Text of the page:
As the US gambling industry prepares for its annual G2E jamboree in Las Vegas, little is being done to raise awareness of problem gambling.
Next week, the American Gaming Association hosts its nineteenth annual Global Gaming Expo (G2E) in Las Vegas. The event will attract around 25,000 attendees over its four days of talks, demonstrations, and activities, and around 450 companies will be exhibiting their latest technologies – many of which are designed to “increase consumer engagement”.
While it is understandable the gambling industry would want more consumers to spend more money more often, little thought is being given to the consequences of increased consumer engagement. Of the 150 talks, demonstrations, and activities, only three are related to responsible gambling; and whereas one is a worthwhile fundraiser for the National Council on Problem Gambling, the other two advocate proven-to-fail gambling prevention methods.
Is It the Industry´s Job to Raise Awareness of Problem Gambling?
Not really, but if it ignores the consequences of increased consumer engagement, the likelihood is regulators will force the industry into implementing stricter controls to prevent problem gambling. Some of the alternatives include lower deposit limits, statewide bans on players identified as having a gambling problem, and loss limits – a control that reportedly cost the Scandinavian online operator PAF €4 million in revenue when a €25,000 loss limit was introduced last year.
Unfortunately, these measures do not prevent determined online gamblers from “getting on”. As was shown during the period between Black Friday and the regulation of online poker, online casinos, and online sports betting, it´s not difficult to find a game if you know where to look. Telling a determined gambler he or she has reached their deposit limit or loss limit will simply drive them to an alternative operator that doesn´t enforce responsible gambling controls.
So, What´s the Solution and How Can the Industry Help?
The solution is to raise awareness of problem gambling in such a way that it removes the stigma of gambling addiction. This is more complicated than it sounds because it is not only the gambler´s “self-stigma” (or denial) that prevents them from reaching out to family and friends or seeking help independently, it is the perceived public stigma that discourages problem gamblers from self-excluding or attending counseling sessions.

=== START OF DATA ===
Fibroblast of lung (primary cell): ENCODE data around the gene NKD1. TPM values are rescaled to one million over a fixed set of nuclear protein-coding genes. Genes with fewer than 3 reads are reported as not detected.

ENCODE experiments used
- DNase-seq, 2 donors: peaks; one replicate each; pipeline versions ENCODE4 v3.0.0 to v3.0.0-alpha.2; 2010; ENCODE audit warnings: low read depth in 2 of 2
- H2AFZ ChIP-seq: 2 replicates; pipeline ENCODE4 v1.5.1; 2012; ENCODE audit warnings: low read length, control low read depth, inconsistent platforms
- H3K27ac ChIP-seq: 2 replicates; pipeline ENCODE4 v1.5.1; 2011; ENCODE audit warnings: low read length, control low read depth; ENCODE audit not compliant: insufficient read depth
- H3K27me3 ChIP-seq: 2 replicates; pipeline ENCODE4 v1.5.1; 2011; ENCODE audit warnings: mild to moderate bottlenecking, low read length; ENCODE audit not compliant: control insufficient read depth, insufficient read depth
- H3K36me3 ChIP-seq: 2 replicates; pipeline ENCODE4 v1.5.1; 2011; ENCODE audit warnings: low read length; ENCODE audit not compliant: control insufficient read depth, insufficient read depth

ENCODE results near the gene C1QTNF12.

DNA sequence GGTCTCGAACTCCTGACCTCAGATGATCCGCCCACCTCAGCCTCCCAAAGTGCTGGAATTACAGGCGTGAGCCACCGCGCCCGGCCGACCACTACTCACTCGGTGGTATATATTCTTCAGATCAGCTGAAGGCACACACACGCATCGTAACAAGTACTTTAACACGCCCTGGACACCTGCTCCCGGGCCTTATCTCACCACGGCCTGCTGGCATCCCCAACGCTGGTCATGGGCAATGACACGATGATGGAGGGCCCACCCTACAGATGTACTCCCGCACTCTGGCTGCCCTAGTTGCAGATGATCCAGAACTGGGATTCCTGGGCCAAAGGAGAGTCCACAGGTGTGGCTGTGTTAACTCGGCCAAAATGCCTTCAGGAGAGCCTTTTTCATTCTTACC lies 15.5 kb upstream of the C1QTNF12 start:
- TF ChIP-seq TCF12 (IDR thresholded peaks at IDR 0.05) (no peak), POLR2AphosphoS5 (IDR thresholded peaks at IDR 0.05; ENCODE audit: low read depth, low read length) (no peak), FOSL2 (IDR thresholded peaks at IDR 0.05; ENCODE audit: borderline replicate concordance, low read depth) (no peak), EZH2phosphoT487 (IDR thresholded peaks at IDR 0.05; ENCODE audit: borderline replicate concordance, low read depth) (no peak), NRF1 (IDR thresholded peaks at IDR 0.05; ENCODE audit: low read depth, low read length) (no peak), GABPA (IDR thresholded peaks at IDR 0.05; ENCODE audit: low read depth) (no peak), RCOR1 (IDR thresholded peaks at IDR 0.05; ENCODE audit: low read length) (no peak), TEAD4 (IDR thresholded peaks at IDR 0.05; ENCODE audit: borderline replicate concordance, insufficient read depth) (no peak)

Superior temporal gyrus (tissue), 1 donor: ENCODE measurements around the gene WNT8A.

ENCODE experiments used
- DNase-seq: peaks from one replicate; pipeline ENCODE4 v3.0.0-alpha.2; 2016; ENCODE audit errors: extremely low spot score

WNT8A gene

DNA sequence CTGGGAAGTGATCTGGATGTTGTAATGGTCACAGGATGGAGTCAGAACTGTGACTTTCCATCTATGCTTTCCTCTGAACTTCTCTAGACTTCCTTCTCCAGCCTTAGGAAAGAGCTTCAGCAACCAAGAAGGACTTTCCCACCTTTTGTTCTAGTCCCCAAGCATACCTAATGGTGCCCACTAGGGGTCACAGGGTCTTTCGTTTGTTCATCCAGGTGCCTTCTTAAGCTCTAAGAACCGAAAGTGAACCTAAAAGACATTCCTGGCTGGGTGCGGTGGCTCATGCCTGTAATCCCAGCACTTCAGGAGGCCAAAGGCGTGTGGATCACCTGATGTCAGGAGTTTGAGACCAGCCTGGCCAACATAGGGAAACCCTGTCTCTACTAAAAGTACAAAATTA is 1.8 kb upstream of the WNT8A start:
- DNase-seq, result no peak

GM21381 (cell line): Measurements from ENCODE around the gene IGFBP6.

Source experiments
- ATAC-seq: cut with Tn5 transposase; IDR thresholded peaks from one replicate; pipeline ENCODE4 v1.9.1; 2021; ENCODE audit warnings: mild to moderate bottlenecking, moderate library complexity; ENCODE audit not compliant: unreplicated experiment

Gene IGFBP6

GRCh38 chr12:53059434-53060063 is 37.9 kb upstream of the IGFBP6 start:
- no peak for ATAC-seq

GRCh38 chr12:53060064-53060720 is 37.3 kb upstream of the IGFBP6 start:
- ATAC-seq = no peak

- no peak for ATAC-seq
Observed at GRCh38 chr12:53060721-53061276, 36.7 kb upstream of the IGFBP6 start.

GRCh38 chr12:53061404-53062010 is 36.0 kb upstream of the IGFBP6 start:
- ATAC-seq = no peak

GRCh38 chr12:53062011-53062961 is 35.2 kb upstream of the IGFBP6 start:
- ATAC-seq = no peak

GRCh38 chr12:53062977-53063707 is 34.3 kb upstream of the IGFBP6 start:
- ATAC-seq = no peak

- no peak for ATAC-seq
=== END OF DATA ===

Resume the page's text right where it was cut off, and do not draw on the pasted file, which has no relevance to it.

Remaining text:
To remove the stigma of gambling addiction it will require a massive “cycle of change”, and although the National Council on Problem Gambling does a good job of providing information and sources of help, the organization doesn´t get much in the way of support from individual states. This year only fourteen states supported the organization´s Problem Gambling Awareness Month campaign in March, and fifteen states (plus the District of Columbia) don´t have any affiliation with the organization at all.
However, the gambling industry has close ties with individual states. Indeed forty of the speakers at the G2E event have a role related to “government relations”. I recommend these speakers – and as many industry professionals as possible – read the excellent research (PDF) compiled by Professor Nerilee Hing and the team at Southern Cross University and approach their governmental counterparts with solutions to raise awareness of problem gambling.
The G2E event provides an excellent opportunity to start the ball rolling, and the gambling industry has an incentive to take the initiative in this respect – deal with the issue before control of it is taken out of your hands. It might be too late to increase the number of responsible gambling talks, demonstrations, and activities planned for this year´s event, but the opportunity exists to lay the foundations for a twentieth-anniversary expo that promotes increased – but safe – consumer engagement.